Host selection pressure on viral replicative efficacy and adaptation leaves a footprint in the base composition of a viral genome (Greenbaum et al., 2008; Guo et al., 2020). The genetic code is degenerate, and the non-random usage of synonymous codons leads to codon usage bias (Shah and Gilchrist, 2011). Codon usage is believed to be mainly shaped by a “mutation-selection-drift balance” (Shah and Gilchrist, 2011). Viruses, owing to their small genomes, rely on host cellular machinery for processes such as replication and protein synthesis and show a strong relationship with host codon usage. It is believed that a higher similarity of their codon usage with the host codon usage profile provides them with an advantage as they would be adapted to host tRNA pool and thus could efficiently generate new progeny (Tian et al., 2018). Such conjectures have been verified by previous functional experiments (Carlini, 2004; Mueller et al., 2006; Coleman et al., 2008). In addition, it has been reported that current H3N2 viruses enhance replication in interferon (IFN)-treated human cells, by gradually skewing codon usage toward the interferon-altered tRNA pool (Smith et al., 2018). In the present analysis, the slope of the regression line pertaining to the neutrality plot between GC3 values (x-axis) and GC12 (x-axis) of the H3N2 CIV genes is 0.5075 (Figure 5A). It has been suggested that the slope of these plots reflects the degree of compositional constraint operating on the genes of interest (Sueoka, 1988). Such an observation indicates that both of the compositional constraint (50.75%) and natural selection (49.25%) have a similar magnitude in influencing the codon usage of H3N2 CIV genomes. CAI analysis reveals the viral adaptability in codon usage to that of corresponding host(s), and a higher CAI indicates strong adaptation to host cellular machinery (Sharp and Li, 1987). Consistent with a previous study (Li et al., 2018), we found that H3N2 CIV exhibited better adaptation to the duck’s codon usage pattern than that of the canine, which is evident from the observation that H3N2 CIV showed a significantly higher mean CAI value to the duck host than that to the canine host (0.818464 ± 0.000953 for duck host versus 0.742636 ± 0.000894 for canine host, p < 0.001) (Supplementary Table 2), possibly due to a long-term circulation in the avian environment before transmission to canines. However, the present findings reveal a reduction in the distance between H3N2 CIV and the canine codon bias over time (Figure 5B), thus indicating increasing fitness to the canine usage pattern for H3N2 CIV. Similar observations have been reported for canine parvovirus type 2 and H1N1/pdm2009 viruses, where the host shift event from their reservoir host to the new host environment leads to subsequent adaptation in codon usage to better fit the cellular machinery of the new hosts (Franzo et al., 2017; Guo et al., 2020).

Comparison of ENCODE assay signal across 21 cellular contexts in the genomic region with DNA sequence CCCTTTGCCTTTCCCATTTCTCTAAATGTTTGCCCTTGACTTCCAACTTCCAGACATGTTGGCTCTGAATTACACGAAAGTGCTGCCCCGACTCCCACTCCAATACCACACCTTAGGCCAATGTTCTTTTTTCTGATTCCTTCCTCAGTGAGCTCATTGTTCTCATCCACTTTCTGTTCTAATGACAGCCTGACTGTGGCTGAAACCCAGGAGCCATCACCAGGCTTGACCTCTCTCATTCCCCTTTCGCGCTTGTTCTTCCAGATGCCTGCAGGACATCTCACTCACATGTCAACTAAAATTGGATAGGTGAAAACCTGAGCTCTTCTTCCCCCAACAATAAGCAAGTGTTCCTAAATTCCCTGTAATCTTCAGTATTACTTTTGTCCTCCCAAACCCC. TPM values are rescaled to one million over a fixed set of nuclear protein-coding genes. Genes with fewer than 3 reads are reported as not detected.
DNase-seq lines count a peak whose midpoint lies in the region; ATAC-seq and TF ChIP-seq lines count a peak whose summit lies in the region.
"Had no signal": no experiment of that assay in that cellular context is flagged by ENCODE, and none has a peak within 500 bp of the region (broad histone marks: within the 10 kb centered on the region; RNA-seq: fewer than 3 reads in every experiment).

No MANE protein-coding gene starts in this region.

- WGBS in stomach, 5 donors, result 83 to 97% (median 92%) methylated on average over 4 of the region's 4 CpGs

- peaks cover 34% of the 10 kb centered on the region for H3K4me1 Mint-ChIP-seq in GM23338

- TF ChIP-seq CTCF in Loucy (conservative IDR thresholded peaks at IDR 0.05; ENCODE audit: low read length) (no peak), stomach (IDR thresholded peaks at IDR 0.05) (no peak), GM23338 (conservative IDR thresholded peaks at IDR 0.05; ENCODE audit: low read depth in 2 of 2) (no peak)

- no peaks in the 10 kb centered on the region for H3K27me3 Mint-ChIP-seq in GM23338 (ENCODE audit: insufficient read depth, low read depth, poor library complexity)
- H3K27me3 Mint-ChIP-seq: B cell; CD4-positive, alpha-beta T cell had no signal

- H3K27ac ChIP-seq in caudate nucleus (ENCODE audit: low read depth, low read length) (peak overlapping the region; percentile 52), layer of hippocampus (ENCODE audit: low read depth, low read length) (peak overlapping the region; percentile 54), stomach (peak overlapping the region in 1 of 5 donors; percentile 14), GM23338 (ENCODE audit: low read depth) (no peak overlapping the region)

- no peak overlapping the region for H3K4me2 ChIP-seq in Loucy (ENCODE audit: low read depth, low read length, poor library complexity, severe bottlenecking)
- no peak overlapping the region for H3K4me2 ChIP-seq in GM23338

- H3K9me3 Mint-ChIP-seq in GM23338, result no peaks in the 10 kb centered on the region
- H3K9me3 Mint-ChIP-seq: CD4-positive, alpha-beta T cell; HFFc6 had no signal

Figure 5. Base composition analysis of the H3N2 CIV genomes. (A) GC3 values are plotted against the GC12 values to generate a neutrality plot. (B) CAI values calculated with respect to the canine host are plotted according to collection date. (C) Relative dinucleotide abundance analysis for the H3N2 CIV. Dotted lines in red, black, and purple signify the optimal values for overrepresentation, average representation, and underrepresentation of the dinucleotides, respectively. (D) CpG contents plotted according to sampling date of the H3N2 CIV.
Analysis of the relative abundance of the 16 possible dinucleotides in the H3N2 CIV genomes revealed a distinct usage preference among the dinucleotides (Figure 5C and Supplementary Table 2). It was noted that the CpA, ApA, and GpA dinucleotides were significantly overrepresented (relative abundance > 1.25). In contrast, TpA, CpC, GpT, GpC, and CpG dinucleotides were significantly underrepresented (relative abundance < 0.78). Notably, only the CpG dinucleotide was observed to be extremely underrepresented (relative abundance < 0.50) (Figure 5C and Supplementary Table 2). Extensive analyses of the relative abundance of the CpG dinucleotide over epidemiological time showed that H3N2 CIV has experienced a continuous decrease in CpG dinucleotide content (Figure 5D). It is believed that CpG motifs in viral genomes are treated as viral molecular patterns and are recognized by the host’s intracellular pattern recognition receptor Toll-like receptor 9 (TLR9), leading to the stimulation of immune responses against the viral pathogens. Thus, suppression of CpG dinucleotides points toward a strategy by the viruses to avoid host immune signals (Sivori et al., 2004; Jimenez-Baranda et al., 2011). In addition, a tendency of sustained reduction of CpG motifs in the H3N2 CIV genome is indicative of these viral pathogens continuing to improve their response to evade host immune signals (Figure 5D and Supplementary Table 2). Such observations have previously been reported for the 1918 human H1N1, 1968 human H3N2, and 1963 horse H3N8 viruses during their circulation phases (Greenbaum et al., 2008; Jimenez-Baranda et al., 2011).